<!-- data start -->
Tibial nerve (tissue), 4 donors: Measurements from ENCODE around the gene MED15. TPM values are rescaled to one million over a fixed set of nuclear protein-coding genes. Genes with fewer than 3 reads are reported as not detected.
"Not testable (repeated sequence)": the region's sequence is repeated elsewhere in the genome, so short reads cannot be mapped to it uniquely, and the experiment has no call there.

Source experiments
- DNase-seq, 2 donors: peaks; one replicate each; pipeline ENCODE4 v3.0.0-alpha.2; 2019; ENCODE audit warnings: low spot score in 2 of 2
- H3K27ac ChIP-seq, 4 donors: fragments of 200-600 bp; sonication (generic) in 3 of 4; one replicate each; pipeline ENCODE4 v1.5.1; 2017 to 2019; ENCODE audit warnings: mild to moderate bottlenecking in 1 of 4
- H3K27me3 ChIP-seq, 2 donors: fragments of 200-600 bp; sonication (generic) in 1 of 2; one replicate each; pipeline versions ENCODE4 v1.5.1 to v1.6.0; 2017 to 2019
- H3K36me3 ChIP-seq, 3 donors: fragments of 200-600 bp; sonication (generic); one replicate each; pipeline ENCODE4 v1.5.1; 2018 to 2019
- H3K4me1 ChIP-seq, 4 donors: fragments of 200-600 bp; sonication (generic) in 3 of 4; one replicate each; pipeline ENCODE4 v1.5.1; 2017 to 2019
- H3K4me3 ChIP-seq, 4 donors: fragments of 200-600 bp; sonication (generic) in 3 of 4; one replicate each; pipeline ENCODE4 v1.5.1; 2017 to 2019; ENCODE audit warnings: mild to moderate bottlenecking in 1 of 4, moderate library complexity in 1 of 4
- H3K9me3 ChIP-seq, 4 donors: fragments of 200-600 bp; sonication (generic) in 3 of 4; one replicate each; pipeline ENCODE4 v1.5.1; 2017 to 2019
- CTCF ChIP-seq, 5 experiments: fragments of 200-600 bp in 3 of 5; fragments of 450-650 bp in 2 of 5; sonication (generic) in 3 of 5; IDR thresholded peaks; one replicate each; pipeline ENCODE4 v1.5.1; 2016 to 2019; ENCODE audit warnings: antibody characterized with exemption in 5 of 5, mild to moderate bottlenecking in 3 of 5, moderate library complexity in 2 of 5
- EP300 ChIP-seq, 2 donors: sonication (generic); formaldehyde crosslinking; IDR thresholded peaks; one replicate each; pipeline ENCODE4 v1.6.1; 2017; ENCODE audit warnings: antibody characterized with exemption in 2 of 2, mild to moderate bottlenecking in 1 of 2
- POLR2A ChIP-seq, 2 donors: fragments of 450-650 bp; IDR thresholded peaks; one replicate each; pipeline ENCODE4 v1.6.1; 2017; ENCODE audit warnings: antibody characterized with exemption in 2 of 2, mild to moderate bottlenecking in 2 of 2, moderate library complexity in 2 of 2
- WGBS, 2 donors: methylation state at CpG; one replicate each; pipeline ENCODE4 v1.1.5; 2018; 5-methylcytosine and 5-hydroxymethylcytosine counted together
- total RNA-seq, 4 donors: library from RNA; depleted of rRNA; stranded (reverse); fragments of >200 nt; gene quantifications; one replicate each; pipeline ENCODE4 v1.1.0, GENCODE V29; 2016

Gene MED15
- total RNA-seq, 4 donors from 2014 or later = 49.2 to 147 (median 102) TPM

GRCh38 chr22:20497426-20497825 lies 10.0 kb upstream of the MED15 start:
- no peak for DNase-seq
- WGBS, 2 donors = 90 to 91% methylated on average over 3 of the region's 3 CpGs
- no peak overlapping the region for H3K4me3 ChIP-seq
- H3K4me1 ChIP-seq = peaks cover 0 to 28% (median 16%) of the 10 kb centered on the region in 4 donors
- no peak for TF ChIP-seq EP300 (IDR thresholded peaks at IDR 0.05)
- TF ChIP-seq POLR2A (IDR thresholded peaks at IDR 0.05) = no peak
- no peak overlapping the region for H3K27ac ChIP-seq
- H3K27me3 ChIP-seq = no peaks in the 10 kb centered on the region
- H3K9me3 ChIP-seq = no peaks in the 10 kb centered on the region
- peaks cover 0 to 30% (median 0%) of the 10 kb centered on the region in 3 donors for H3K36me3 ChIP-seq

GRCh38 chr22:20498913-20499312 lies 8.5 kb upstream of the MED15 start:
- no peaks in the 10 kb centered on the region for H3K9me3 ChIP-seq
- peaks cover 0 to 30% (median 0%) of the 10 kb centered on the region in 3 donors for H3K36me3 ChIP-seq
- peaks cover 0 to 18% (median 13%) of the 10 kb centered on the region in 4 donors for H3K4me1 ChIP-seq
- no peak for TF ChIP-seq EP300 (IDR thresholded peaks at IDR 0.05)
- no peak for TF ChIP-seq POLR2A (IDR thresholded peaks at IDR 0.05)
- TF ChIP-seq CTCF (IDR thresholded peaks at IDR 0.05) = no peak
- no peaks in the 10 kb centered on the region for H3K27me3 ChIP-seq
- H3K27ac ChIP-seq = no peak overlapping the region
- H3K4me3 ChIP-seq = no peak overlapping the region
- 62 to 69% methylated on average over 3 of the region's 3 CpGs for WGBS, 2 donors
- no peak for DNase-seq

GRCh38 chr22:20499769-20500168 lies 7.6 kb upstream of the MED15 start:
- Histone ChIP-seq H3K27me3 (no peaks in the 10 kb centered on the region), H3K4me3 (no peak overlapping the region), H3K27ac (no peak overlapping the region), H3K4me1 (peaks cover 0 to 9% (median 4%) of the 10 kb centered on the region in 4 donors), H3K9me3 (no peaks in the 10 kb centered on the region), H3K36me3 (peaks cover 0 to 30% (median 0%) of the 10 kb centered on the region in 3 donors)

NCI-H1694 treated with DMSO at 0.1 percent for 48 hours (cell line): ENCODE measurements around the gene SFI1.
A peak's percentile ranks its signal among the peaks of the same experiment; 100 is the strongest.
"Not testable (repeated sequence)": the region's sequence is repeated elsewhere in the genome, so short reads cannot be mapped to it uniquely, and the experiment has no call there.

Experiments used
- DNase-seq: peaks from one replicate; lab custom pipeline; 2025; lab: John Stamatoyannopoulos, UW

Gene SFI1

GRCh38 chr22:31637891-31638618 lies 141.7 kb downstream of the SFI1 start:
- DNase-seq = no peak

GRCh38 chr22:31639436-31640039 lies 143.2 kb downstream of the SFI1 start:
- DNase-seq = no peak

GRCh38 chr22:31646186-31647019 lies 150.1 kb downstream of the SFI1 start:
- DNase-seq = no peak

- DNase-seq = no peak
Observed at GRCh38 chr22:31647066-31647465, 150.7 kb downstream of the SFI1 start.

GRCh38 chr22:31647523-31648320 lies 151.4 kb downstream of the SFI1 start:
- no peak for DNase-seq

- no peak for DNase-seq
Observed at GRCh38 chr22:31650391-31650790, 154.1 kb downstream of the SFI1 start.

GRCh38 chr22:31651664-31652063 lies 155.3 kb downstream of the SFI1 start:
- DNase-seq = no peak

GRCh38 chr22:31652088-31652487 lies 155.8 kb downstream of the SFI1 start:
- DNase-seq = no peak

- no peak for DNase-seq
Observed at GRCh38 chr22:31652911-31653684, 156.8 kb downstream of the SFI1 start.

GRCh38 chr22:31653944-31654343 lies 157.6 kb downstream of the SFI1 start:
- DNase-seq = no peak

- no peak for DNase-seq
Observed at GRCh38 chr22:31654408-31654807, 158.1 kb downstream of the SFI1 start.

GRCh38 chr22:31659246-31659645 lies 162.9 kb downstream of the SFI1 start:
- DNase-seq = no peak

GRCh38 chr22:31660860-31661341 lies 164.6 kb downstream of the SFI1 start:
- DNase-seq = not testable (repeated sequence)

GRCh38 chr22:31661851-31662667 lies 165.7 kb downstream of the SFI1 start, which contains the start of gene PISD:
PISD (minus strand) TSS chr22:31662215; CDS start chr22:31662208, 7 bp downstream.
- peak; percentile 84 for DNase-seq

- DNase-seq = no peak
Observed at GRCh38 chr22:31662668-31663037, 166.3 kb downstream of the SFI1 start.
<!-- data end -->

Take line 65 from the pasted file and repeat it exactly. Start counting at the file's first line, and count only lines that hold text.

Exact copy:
- no peak for DNase-seq